How did you manage to make your project financially sustainable when you first started? And how do you intend to make it financial sustainable in the future as well?
We are reinventing the model of the university. We focus on long-term revenue streams, not tuition. In the short term, we stay afloat by sharing the burden of aspects of our operating cost via the co-working/hub model.
How do you think the entrepreneurial world has changed since you started?
It seems like there is an emergence in the “cluster”, “hub”, etc. world. I think this collaborative, streamlining, trend is super positive.
What are your next big steps with OUWA and what is your vision?
My vision is to see 1,000,000+++ students enrolled in nearly free higher education. To see 10,000,000 families find employment in our ecosystem. To end poverty. Our next big steps to do this will be to add faculties. Medicine (the PA program) is the first in line. Working with some amazing people on that.
What advice would you give to up coming entrepreneurs? Both from getting an idea to making it happen and financial advice?
Why did you decide to become an entrepreneur?
I didn’t. It just happened.
An economic and labor market crisis has plagued the world since 2008. The labor market slowdown is dramatic with a current deficit of around 50 million jobs, in comparison to the pre-crisis situation (ILO, 2012). Policymakers around the world face critical challenges in reducing unemployment and poverty (Guillén, 2001). According to the ILO, 45% of the worlds’ employed live below the poverty line (below $1.25/day), a trend, which has worsened since the onset of the financial crisis. Further deterioration in the global economy may push as many as 200 million workers, mostly in developing economies, into extreme poverty. One of the UN Millenium Development Goals is that “full and productive employment and decent work must be achieved by all means”.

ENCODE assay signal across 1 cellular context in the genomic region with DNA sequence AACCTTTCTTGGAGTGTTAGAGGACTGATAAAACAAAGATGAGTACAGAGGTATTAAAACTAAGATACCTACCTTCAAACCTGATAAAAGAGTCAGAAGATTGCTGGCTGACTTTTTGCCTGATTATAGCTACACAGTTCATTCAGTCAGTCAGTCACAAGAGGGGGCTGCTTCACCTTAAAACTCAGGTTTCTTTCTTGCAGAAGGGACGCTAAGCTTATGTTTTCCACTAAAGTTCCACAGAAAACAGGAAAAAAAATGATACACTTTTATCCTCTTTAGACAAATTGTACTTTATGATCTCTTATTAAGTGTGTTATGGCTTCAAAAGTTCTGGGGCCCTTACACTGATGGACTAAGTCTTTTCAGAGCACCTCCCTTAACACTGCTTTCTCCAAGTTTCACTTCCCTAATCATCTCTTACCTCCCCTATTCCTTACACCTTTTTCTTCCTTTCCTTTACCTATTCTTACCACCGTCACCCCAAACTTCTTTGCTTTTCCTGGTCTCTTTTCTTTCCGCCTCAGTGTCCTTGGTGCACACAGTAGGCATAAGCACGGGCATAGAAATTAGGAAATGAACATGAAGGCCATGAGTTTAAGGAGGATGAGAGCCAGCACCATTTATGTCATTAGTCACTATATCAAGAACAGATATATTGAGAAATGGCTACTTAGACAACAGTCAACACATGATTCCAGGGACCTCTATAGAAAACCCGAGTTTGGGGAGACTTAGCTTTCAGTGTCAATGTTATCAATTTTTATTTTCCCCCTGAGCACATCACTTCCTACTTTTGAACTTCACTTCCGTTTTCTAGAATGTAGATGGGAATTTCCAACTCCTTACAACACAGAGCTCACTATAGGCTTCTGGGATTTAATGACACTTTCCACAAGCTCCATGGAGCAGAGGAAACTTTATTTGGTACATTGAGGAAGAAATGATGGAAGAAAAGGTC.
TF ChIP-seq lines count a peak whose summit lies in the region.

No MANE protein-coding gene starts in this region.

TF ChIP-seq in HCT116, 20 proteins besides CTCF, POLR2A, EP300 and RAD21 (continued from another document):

The International Year of Youth (2011) came at a time of strategic importance. A lack of job opportunities disproportionately affects youth, permitting only a small percentage of these young men and women to follow their professional dreams. This trend prevails even during positive economic situations and is worse during bad economic times (ManpowerGroup, 2012). According to a recent report published by the International Labor Organization (ILO), of the 620 million economically active youth between the ages of 15 and 24, 81 million were out of work by the end of 2009. This was a noticeable increase of over 2% from the 2007 figures of 11.9%, therefore making it the highest rate ever. The ILO predicts that there will be a huge number of unemployed youth adding to this number (ILO, 2010). Youth population figures may more than double by 2050, with 90% of the world’s youth living in developing countries (Population Reference Bureau, PRB). “Young people are the drivers of economic development […]. Forgoing this potential is an economic waste and can undermine social stability”, stressed Mr. Juan Somavia, ILO’s General Director.